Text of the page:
- A leak has been discovered coming from F. Daiichi unit #1 primary containment (PCV). The location has been identified by robotic inspection inside the donut-shaped suppression chamber (torus) room. The outflow is coming from a pipe attached to a “metal bellows joint” on the PCV wall. Some officials feel the leak may have been caused by accelerated corrosion due to the use of seawater to cool the core in March, 2011. It is a source of water pooled in the bottom of the Torus room, but there may well be more. It is critical to find all leakage points coming out of the inner containment structure and plug them so that the PCV can be filled with water. This will greatly lower the radiation field inside the reactor building and facilitate the removal of melted fuel. Previously, a robot found a leak coming from the unit #3 PCV. Unit #2 will be robotically investigated to find leaks out of its PCV. NHK World; Water leak detected at No. 1 reactor; May 28, 2014 — http://english.kyodonews.jp/news/2014/05/292793.html
- Tokyo has nominated two replacement Nuclear Regulation Authority Commissioners. The first is Tokyo University Professor Satoru Tanaka. He is former president of the Atomic Energy Society of Japan and touted as a nuclear engineering expert. The second is Tohoku University Professor of Geology Akira Ishiwatari. If confirmed, they will replace incumbent commissioners Kunihiko Shimizu and Kenzo Oshima. Neither incumbent has a background in nuclear engineering and/or plant operations. Thus, the addition of Tanaka to the commission will improve the agency’s overall level of nuclear expertise. However, antinuclear voices in Japan say the action is an attempt to remove opponents to the restarting of the country’s reactors. Hajime Matsukubo, spokesman for the anti-nuclear Citizen’s Nuclear Information Centre, said, “The personnel change is a blatant attempt to prompt resumption of nuclear plants.” His remark is due to seismologist Shimizu’s being replaced, who has been the strongest opponent of restarts based on his personal opinions relative to geologic anomalies. http://jen.jiji.com/jc/eng?g=eco&k=2014052700553 — http://jen.jiji.com/jc/eng?g=eco&k=2014052700553 — http://www.japantoday.com/category/national/view/govt-to-replace-anti-nuclear-members-on-industry-regulator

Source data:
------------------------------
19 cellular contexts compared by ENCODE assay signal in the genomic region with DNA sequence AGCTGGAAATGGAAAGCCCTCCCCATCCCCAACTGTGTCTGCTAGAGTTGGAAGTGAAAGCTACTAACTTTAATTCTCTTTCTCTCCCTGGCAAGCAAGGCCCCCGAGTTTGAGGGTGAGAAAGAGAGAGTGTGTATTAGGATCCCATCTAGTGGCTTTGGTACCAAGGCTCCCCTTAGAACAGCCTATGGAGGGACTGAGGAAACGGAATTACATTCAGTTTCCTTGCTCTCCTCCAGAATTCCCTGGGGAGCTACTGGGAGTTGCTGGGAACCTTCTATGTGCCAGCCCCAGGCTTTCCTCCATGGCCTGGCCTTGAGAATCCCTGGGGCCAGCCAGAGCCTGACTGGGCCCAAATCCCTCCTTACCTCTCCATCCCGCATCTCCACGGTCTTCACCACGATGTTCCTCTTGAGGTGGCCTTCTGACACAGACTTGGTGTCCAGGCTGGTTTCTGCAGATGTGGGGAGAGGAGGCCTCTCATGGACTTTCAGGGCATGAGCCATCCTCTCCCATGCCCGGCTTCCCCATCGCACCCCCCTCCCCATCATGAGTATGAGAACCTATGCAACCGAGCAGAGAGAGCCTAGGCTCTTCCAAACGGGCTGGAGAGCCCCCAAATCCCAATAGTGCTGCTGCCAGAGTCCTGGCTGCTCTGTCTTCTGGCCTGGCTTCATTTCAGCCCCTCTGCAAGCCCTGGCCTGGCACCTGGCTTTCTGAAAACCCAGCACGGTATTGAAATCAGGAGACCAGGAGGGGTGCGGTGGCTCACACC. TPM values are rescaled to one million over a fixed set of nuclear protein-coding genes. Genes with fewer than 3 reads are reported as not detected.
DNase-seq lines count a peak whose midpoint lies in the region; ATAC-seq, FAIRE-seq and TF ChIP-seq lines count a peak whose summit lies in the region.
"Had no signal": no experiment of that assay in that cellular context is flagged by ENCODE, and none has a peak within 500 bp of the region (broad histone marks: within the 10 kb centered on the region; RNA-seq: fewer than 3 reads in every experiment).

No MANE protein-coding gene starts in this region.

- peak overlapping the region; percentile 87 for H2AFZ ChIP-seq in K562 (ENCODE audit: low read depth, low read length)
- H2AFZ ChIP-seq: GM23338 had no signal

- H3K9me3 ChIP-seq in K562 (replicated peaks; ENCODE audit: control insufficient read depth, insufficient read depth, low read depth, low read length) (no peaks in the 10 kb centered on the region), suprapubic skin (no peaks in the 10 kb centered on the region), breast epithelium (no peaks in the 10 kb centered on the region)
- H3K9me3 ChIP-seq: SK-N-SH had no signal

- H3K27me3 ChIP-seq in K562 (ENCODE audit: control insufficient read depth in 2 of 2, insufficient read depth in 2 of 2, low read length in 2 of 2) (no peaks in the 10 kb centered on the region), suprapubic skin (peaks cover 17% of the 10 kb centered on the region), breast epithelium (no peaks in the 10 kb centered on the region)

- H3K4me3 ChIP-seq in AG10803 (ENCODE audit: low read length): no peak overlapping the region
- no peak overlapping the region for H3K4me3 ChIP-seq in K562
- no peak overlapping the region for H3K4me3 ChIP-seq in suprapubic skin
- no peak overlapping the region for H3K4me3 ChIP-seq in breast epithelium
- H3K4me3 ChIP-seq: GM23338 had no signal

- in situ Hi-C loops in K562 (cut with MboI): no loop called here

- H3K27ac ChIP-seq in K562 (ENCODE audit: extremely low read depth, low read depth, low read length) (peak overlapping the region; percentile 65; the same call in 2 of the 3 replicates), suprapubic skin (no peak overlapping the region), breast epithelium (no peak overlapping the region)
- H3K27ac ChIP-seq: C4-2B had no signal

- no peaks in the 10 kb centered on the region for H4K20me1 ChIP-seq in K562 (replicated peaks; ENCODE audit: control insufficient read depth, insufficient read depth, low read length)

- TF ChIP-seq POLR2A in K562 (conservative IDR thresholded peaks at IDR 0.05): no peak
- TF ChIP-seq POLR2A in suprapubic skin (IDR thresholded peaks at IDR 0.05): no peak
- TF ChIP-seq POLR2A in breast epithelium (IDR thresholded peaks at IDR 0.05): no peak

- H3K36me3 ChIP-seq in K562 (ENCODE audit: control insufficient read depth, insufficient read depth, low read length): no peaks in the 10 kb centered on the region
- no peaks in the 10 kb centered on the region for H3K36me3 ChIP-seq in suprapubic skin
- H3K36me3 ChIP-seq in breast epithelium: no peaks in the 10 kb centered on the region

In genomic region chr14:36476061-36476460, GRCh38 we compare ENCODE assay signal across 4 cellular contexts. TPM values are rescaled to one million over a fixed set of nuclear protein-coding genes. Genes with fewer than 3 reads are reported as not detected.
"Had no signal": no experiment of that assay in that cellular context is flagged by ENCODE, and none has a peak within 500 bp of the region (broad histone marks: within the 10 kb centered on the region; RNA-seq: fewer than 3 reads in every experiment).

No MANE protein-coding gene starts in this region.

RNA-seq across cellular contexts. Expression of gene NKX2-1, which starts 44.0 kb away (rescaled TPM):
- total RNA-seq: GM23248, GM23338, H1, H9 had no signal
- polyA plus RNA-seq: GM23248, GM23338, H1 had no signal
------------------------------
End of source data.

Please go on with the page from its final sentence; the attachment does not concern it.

- In a hallmark decision, Shimane Prefecture has inked an evacuation accord with two neighboring prefectures. The plans are due to the NRA ruling to prepare evacuation of everyone within 30 kilometers of a nuke in the event of a worst-possible accident. There are nearly 400,000 people living within the 30 km zone around the Shimane nuke station owned by Chukogu Electric. Co. The Prefecture itself cannot accommodate all of them, so the local government asked neighboring Hiroshima and Okayama Prefectures for assistance. Both have agreed. This marks the first-such nuclear evacuation agreement between neighboring prefectures. http://english.kyodonews.jp/news/2014/05/292699.html (Comment – It is important to note that one of the neighboring signatories is Hiroshima Prefecture, home to the atomic bombing of its capitol city in August, 1945. This update blog has previously noted that there is virtually no antinuclear power plant sentiment in Hiroshima, and is perhaps the prefecture with the smallest radiophobic demographic in Japan. Hopefully, Hiroshima Prefecture’s pact with Shimane will promote other prefectures across Japan to follow suit.)